Feb 1, 2016Filling the labor gap: more Michigan growers hiring H-2A workers
Michigan growers are taking the plunge into H-2A, and don’t appear to be turning back.
It started with a pilot project in 2014, when four apple orchards hired 90 pickers. By 2015, Michigan Farm Bureau, which organized the pilot, had created a division called Great Lakes Ag Labor Services (GLALS) to help growers navigate the H-2A federal guest-worker program.
Michigan’s H-2A use grew to 405 workers on 10 fruit and vegetable farms in 2015, and things are only expected to grow from there, said Katie Rasch, an associate labor program coordinator with GLALS.
Rasch and other speakers discussed H-2A during the recent Great Lakes Fruit, Vegetable and Farm Market EXPO in Grand Rapids, Michigan.
In years past, the advice to growers had always been “if you can go any other way besides H-2A, then do it,” Rasch said. “We still kind of say that. If you’re finding domestic labor anywhere else, you should go with that. H-2A is a very complicated and cumbersome process.”
But due to an aging workforce, tighter national borders and other factors, the domestic farm labor pool is drying up – leaving H-2A as the only viable alternative for many growers.
If you decide to hire workers through H-2A, however, there are a few things you need to keep in mind. You’ll have to wade through multiple government agencies, all with different deadlines. If you get behind with one, you get behind with all of them – which could ultimately lead to workers arriving late. A lot of “front-end” work is required, Rasch said.
Be clear about what you need from the workers up front, because you will be held to the contract you sign with them. And keep in mind that H-2A rules require you to hire willing, qualified and able domestic workers, who are entitled to the same benefits and rate of pay as the guest workers (the minimum wage for Michigan H-2A workers in 2015 was $11.56 an hour). You must provide free housing to all your workers, she said.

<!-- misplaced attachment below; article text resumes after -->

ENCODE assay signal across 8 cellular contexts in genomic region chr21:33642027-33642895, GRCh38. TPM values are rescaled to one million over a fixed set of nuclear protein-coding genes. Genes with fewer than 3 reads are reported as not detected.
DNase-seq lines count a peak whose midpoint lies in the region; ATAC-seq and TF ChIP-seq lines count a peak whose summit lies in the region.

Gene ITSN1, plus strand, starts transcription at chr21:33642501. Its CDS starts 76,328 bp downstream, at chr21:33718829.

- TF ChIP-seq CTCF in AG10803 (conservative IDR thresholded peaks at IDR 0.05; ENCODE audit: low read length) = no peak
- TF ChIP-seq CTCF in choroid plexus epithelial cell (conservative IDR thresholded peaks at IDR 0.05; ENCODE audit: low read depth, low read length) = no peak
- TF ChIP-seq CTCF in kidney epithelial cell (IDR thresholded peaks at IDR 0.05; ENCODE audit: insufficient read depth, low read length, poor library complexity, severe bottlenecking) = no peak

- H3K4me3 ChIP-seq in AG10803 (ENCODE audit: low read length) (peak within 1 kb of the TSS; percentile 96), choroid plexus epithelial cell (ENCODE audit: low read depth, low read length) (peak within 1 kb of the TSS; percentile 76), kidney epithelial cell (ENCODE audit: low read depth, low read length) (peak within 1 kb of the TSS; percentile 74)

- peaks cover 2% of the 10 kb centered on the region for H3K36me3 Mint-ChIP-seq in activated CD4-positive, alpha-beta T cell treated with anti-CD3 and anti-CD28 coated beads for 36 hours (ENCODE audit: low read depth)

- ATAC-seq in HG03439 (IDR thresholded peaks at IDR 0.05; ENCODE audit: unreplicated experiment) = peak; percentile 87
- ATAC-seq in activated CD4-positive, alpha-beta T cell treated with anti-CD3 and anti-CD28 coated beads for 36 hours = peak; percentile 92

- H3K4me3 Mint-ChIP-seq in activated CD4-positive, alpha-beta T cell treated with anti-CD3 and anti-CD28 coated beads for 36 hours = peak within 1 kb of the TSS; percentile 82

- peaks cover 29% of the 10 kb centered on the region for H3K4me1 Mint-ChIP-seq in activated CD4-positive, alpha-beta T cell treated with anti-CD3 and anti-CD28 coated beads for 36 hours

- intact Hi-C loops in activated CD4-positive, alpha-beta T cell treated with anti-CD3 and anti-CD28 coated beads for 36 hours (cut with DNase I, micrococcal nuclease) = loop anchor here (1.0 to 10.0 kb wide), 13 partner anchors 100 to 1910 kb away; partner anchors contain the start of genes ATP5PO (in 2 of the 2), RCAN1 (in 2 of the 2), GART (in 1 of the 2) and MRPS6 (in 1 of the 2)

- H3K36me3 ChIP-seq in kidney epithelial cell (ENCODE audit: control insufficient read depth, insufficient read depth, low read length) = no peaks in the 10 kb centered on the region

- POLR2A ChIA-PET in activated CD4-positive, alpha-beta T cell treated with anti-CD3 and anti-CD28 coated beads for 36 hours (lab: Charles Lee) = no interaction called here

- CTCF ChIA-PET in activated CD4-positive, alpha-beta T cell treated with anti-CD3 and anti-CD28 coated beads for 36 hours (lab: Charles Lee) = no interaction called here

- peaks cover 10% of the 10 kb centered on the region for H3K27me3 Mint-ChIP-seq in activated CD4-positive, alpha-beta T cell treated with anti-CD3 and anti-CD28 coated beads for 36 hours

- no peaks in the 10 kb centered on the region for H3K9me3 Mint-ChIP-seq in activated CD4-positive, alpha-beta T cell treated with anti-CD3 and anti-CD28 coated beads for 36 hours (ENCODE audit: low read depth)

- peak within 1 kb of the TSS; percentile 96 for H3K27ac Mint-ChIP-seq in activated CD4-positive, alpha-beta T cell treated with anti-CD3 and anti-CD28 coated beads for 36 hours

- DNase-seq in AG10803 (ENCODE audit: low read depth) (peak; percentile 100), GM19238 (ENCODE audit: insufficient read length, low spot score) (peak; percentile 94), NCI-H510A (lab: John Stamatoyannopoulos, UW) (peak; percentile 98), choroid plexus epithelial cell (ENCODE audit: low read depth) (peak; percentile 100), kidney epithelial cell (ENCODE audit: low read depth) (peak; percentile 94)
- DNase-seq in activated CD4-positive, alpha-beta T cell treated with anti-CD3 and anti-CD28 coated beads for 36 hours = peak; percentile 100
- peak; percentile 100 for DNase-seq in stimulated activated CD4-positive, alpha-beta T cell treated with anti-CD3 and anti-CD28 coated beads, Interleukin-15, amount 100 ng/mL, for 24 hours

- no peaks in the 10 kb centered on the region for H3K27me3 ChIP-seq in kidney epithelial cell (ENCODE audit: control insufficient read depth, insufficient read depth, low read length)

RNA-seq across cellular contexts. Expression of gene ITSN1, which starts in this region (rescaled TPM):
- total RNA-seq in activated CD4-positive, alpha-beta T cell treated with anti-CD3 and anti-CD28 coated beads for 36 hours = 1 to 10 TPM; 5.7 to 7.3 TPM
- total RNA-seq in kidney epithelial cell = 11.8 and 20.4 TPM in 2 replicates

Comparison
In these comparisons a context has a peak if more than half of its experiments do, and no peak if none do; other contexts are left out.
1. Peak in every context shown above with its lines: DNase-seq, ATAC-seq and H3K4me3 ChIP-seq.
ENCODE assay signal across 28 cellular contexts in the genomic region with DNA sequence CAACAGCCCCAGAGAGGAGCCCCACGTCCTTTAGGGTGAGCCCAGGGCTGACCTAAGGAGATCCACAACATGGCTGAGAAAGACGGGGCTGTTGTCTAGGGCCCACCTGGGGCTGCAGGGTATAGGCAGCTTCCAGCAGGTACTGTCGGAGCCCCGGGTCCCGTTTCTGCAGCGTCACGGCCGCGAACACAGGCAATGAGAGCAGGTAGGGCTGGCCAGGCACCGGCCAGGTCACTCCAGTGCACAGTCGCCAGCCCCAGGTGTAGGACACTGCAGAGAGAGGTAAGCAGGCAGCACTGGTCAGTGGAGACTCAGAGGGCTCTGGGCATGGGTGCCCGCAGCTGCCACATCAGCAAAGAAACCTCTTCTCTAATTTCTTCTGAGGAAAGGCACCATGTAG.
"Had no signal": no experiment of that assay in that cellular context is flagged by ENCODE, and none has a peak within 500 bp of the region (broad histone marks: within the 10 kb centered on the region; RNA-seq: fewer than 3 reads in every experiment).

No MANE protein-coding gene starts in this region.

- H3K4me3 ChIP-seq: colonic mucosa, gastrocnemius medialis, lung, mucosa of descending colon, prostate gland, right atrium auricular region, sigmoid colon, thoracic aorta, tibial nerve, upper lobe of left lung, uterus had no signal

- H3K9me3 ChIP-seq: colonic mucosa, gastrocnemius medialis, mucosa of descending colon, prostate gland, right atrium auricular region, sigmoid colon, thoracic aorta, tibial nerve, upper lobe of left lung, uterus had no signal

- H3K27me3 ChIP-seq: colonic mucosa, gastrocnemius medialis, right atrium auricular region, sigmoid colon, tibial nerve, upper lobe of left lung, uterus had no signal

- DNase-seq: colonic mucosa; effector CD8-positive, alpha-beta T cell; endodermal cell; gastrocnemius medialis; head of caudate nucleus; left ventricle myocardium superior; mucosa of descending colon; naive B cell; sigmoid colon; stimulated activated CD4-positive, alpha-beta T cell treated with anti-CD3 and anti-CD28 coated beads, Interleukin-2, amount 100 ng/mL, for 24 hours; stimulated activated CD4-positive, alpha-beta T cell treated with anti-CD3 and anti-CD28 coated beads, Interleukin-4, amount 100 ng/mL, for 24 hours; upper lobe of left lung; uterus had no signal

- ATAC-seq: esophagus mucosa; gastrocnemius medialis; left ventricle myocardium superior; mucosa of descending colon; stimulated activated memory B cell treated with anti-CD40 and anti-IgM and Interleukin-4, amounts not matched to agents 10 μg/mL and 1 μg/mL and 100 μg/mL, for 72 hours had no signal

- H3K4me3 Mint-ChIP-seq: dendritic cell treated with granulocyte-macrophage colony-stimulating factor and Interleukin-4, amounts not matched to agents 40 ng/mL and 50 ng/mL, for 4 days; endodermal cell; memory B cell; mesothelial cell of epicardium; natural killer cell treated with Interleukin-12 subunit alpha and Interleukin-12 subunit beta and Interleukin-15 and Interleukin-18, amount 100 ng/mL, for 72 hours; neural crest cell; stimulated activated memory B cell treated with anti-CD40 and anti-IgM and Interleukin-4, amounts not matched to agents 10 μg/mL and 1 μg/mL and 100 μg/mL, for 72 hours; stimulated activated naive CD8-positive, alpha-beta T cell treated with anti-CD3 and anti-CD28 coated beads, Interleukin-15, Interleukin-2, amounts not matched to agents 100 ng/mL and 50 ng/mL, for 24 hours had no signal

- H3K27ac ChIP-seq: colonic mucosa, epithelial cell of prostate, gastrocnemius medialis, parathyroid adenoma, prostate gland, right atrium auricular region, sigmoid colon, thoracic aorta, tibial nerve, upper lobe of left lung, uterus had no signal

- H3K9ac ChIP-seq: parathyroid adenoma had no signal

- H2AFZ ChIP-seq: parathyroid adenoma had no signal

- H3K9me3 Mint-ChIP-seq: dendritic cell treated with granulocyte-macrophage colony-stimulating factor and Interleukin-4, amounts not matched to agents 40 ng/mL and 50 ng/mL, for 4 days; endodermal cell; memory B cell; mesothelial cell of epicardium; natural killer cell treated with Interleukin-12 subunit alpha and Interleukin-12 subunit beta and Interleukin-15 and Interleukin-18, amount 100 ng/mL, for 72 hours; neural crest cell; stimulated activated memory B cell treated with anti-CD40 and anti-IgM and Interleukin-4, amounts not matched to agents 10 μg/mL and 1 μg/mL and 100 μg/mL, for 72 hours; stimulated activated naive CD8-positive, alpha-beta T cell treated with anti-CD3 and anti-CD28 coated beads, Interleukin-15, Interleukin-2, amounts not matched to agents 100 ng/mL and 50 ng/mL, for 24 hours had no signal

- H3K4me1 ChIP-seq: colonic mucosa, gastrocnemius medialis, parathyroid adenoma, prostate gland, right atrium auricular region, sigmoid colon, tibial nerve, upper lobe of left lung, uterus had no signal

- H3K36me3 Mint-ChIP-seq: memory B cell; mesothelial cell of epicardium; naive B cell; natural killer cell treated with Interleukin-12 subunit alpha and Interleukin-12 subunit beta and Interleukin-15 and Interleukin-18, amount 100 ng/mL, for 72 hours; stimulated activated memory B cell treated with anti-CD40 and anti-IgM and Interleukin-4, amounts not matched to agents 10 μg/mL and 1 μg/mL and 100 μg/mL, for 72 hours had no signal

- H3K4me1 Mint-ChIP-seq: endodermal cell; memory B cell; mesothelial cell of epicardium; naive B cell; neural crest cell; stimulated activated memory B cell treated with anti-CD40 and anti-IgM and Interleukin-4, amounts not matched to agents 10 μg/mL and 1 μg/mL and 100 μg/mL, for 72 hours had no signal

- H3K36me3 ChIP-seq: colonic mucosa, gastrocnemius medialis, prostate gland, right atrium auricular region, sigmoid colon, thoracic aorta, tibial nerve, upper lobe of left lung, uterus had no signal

One of the most significant costs of the H-2A program is transportation. You have to pay the workers’ inbound and outbound transportation costs, as well as provide daily transportation to and from the worksite. You also have to transport them to grocery, laundry and bank facilities, she said.
“In the heat of harvest, taking a whole day to do all of these things – especially with a big group – can be very time consuming,” Rasch said.
Fred Leitz and his brothers grow vegetables and fruit at Leitz Farms
in Sodus, Michigan. They decided to join H-2A in 2015, after a few years
of labor shortages. Leitz said H-2A’s housing, transportation, payroll and other requirements were scary at first, but with help from GLALS they got through the process.
More than a hundred guest workers arrived at Leitz Farms about July 1. The biggest initial concern for the Leitz brothers was productivity. They had heard that H-2A workers were very productive, but how can you be sure until you try?
After the first week on the job, Fred’s brother came in the office, shaking his head.
“I don’t know guys. I think we messed up.”
After the second week, he came in and said, “It’s getting better.”
After the third week, he was “thumbs up. This is gonna work. This is better than we’ve had in many years,” Leitz said.